A 53 year old bilingual woman presented with apraxia of speech and writing in English and German after ischaemic infarction of the left posterior lentiform nucleus. Detailed language assessment revealed impairments of articulation, verbal fluency, auditory repetition, interpretation of complex semantic relationships, formulation of definitions and verbal short-term memory. The case illustrates the role of the basal ganglia in speech planning, word retrieval and verbal short-term memory.
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ranking = 1334.0016126874
keywords = nucleus
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4/40. Misidentification syndromes related to face specific area in the fusiform gyrus.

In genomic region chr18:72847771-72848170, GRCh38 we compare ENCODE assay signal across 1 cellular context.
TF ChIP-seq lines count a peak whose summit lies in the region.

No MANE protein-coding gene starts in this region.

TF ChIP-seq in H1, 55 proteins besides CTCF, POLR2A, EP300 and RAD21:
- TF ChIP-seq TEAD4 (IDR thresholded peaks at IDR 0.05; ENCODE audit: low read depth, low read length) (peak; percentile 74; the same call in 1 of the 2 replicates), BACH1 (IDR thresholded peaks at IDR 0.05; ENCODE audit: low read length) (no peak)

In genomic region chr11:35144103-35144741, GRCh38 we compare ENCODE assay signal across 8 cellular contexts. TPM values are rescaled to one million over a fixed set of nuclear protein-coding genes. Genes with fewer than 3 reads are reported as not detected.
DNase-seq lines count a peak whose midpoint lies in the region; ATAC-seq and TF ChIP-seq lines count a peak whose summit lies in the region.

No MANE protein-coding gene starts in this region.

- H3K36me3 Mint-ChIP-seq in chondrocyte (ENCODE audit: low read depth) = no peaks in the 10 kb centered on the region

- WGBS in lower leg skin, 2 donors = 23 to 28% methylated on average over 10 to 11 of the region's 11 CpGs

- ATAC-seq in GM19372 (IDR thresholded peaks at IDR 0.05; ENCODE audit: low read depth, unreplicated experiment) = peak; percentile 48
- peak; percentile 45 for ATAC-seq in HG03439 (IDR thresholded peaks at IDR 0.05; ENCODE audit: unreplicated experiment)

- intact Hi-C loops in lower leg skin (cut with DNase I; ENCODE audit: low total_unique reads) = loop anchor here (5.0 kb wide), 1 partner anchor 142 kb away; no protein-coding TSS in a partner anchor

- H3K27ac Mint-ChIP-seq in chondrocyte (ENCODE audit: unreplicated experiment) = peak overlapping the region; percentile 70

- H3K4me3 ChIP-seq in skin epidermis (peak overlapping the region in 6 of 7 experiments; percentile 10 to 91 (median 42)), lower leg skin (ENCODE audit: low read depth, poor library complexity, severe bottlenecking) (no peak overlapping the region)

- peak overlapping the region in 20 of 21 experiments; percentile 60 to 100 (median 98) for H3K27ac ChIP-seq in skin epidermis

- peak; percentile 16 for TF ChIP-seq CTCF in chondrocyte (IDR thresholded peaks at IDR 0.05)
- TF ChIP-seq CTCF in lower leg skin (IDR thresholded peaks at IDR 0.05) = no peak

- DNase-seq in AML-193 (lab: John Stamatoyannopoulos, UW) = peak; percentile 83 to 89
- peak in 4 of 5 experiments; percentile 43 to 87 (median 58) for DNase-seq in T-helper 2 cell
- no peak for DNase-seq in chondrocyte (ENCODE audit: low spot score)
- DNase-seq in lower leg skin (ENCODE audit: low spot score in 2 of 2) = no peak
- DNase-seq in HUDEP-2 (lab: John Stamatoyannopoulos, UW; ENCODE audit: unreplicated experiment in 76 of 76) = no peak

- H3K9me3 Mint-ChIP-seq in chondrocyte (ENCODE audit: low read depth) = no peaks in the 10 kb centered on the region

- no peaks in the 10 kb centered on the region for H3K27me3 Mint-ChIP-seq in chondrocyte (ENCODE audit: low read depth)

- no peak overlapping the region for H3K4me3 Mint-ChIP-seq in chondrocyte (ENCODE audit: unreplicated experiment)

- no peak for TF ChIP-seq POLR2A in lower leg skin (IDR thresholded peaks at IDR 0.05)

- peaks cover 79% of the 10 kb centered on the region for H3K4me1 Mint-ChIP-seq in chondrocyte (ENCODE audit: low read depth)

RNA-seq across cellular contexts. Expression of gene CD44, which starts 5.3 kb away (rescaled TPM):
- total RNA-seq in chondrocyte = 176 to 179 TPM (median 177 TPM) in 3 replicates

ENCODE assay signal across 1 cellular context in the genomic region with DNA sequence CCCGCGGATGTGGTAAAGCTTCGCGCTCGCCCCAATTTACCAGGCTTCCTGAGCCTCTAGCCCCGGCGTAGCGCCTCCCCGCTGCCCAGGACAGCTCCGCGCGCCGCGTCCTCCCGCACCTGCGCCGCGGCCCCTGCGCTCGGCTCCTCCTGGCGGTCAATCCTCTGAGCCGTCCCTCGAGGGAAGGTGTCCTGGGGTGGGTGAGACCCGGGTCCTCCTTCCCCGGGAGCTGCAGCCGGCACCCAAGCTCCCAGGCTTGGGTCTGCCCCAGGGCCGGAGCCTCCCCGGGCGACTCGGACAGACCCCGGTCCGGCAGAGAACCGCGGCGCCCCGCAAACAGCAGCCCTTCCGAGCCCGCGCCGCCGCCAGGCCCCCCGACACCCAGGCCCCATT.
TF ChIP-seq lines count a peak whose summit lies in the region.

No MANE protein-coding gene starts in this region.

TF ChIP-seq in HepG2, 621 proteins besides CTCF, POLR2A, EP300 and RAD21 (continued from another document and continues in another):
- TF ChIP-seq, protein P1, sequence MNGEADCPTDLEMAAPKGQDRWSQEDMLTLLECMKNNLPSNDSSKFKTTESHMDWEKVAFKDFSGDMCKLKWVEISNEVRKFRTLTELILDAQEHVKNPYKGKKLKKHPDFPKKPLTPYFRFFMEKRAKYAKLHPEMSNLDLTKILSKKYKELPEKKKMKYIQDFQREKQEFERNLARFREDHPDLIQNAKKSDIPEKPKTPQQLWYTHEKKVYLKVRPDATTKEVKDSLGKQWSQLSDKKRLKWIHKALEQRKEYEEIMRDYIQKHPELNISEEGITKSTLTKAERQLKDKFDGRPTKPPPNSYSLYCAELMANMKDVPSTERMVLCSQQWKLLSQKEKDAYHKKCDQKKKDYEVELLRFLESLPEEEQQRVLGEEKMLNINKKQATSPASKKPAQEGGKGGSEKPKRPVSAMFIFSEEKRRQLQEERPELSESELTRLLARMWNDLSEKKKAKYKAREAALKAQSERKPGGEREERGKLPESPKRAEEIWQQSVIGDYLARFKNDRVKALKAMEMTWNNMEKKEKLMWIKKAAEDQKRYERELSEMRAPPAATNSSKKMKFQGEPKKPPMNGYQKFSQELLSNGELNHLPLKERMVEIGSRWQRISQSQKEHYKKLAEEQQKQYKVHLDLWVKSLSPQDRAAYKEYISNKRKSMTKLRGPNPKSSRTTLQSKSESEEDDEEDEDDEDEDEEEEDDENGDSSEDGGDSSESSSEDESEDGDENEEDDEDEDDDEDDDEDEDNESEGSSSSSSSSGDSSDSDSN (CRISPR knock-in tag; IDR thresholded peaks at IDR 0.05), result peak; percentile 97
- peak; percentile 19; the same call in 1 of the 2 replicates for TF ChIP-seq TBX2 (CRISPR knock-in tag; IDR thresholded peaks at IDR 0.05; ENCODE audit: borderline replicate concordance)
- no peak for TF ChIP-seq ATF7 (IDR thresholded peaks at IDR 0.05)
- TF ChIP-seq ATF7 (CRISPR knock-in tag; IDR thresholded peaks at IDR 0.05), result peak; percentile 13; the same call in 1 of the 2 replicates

The "delusional misidentification syndromes" are a group of uncommon and varied disorders in which, in typical form, the patient thinks that a particular familiar person is someone else or a certain familiar place is a duplicate. Although first identified and considered a memory disorder by Pick, evidence in support of this has been difficult to identify. They have been most often seen in various psychotic and organic brain diseases but lesions have been generally diffuse although the right temporal lobe has been implicated. A patient was investigated who abruptly developed a disorder wherein she misidentified her husband as her deceased sister and claimed that her home was a duplicate of her real home that were typical of Fregoli syndrome and Pick's reduplicative paramnesia, respectively. A discrete area of brain damage, probably ischaemic, in this patient was seen on MRI in the anterior part of the right fusiform gyrus and a smaller area in the nearby anterior middle and inferior temporal gyri with associated parahippocampal and hippocampal atrophy. A high order nervous system function that is devoted to the identification of faces is located in the adjacent midportion of the fusiform gyrus and a similar locus for environmental scenes, termed the parahippocampal place area, is present in the bordering parahippocampal gyrus. The misidentification phenomena in this case can be explained by disruption of the connections of these highly specialised areas with the most anterior inferior and medial part of the right temporal lobe where long term memory and mechanisms for the retrieval of information that are required for the visual recognition of faces and scenes are stored.